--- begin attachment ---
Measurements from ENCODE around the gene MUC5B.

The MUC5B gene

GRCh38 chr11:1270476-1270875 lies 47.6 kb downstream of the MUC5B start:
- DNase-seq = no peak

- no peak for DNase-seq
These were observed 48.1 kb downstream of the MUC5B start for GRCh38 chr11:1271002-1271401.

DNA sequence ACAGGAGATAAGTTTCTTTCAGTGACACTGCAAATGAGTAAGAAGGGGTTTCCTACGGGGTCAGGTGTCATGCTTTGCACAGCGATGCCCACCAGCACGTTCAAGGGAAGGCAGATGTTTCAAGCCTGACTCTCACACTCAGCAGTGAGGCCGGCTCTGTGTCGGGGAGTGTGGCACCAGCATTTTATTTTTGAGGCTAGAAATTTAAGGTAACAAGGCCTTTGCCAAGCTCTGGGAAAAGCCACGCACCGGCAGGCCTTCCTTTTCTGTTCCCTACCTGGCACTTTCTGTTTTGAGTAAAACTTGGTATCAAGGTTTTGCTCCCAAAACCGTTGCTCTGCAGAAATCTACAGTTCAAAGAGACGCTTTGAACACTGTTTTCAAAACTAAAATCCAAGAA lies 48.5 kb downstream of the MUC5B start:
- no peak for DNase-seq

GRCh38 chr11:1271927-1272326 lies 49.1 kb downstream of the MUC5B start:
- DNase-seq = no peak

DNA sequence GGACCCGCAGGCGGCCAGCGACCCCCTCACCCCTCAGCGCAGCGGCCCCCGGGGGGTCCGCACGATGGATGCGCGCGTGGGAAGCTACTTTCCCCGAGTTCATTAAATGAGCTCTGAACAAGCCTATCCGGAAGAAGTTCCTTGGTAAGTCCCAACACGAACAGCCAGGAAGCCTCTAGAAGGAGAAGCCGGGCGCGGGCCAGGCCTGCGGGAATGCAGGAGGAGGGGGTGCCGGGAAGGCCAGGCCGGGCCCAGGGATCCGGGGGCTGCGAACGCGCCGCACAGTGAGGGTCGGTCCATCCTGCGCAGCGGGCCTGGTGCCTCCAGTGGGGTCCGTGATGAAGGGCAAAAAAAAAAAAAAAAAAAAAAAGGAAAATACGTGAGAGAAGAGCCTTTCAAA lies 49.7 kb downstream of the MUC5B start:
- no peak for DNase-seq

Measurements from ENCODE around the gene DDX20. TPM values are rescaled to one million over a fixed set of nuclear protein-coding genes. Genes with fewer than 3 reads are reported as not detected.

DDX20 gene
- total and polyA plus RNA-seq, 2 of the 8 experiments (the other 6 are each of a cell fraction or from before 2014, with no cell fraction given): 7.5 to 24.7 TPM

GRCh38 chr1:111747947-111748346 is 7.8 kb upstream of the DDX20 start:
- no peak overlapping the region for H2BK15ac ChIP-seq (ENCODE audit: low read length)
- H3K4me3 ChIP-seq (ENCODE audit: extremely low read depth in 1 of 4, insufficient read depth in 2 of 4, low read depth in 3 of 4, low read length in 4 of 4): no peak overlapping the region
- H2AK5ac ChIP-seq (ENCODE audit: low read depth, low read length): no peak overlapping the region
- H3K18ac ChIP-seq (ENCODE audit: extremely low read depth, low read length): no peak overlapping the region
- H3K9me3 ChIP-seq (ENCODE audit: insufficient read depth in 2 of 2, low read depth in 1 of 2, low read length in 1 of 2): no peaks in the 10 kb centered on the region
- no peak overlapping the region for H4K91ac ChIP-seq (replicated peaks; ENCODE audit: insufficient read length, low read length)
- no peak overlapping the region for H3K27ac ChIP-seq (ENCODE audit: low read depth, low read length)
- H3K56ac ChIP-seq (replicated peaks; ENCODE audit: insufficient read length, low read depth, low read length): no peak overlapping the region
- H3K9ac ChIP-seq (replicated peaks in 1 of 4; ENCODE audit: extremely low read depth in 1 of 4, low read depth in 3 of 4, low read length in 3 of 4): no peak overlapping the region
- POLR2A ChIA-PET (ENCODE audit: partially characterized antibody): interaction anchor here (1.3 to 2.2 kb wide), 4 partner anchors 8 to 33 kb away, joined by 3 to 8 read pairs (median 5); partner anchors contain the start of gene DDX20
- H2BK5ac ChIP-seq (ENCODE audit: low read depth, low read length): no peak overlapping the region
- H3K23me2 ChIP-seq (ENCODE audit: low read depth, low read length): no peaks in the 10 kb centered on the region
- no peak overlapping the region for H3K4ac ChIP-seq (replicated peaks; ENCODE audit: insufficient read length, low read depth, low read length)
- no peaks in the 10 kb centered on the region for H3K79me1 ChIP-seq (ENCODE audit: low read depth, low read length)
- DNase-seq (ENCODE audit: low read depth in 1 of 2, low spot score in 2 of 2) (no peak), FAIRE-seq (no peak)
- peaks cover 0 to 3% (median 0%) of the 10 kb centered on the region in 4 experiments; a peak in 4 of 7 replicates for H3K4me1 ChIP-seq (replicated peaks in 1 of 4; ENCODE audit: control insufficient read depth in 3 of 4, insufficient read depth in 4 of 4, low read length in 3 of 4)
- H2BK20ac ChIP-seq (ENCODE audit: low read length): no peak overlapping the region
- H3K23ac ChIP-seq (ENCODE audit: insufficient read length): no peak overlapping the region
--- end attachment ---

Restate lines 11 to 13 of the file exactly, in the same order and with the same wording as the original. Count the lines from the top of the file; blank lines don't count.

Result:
DNA sequence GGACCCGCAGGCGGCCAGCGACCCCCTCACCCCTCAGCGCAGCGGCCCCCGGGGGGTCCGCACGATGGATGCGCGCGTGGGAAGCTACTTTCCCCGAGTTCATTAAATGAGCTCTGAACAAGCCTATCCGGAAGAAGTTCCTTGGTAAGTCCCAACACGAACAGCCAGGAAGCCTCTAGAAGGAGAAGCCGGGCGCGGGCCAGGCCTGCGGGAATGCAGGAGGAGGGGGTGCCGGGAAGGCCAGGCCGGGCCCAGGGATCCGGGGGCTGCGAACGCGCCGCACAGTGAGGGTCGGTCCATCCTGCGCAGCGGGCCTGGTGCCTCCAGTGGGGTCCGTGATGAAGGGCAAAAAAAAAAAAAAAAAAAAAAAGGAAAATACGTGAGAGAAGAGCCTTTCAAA lies 49.7 kb downstream of the MUC5B start:
- no peak for DNase-seq

Measurements from ENCODE around the gene DDX20. TPM values are rescaled to one million over a fixed set of nuclear protein-coding genes. Genes with fewer than 3 reads are reported as not detected.